Temporal trends in a large marine ecosystem

Devine, Jennifer A. (2006) Temporal trends in a large marine ecosystem. Doctoral (PhD) thesis, Memorial University of Newfoundland.

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Different scales of change imply the need for different approaches to study change in ecosystems. I determined if proximate causes for ecosystem change are apparent at different biological and spatial scales by analyzing time series at fairly short temporal scales (< 30 years). I determined whether complex dynamics involving abundance could be described for a single species whose population units are distinctly defined, for two deep-sea species, and for the demersal fish community of the northeast Newfoundland-Labrador Shelf using two newer approaches of multivariate time series analysis: minimax autocorrelation factor analysis (MAFA) and dynamic factor analysis (DFA). I analyzed trends in abundance and, for the demersal community, mean size and investigated the relationships between observed trends and external factors (environmental, exploitation and natural (non-human) predation) operating on time lags. No one factor fully explained fish population and community dynamics in the Northwest Atlantic, but rather a combination of factors operating over several temporal scales were largely responsible for the dynamics seen today. No one scale captures all the dynamics in abundance and mean size for populations, deep-sea species, or the fish community. -- Before using the techniques on deep-sea species, I wanted to determine if the data were adequate to describe trends in "non-traditional" fishery species; for this, I used generalized linear models. I discovered several deep-sea species qualified as endangered. From that analysis arose questions regarding statistical rigor: does the loss of comprehensiveness bias results? I assessed several approaches to analyzing population change that explicitly dealt with differing degrees of data filtering and the comprehensiveness of associated metrics with a detailed examination of two North Atlantic endemic deep-sea species, Macrourus berglax and Coryphaenoides rupestris. Statistical rigor is necessary, not to show that a trend exists in available data for deep-sea species, but to ensure that the trend is real. When assessing temporal trends under any conditions, ensuring the comparability of the index over time is extremely important.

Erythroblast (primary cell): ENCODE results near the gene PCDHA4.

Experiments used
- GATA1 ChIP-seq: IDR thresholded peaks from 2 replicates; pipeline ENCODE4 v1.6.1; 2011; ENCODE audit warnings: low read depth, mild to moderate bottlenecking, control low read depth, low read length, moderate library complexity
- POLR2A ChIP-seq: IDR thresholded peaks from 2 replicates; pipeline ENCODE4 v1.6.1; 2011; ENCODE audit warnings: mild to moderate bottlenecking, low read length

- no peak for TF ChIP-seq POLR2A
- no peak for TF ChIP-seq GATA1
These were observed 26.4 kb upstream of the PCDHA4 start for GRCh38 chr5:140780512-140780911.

Item Type: Thesis (Doctoral (PhD))
URI: http://research.library.mun.ca/id/eprint/10399
Item ID: 10399
Additional Information: Includes bibliographical references.
Department(s): Science, Faculty of > Biology
Date: 2006
Date Type: Submission
Library of Congress Subject Heading: Marine ecology--Grand Banks of Newfoundland; Marine ecology--Newfoundland and Labrador--Labrador Shelf; Marine ecology--Newfoundland Shelf.

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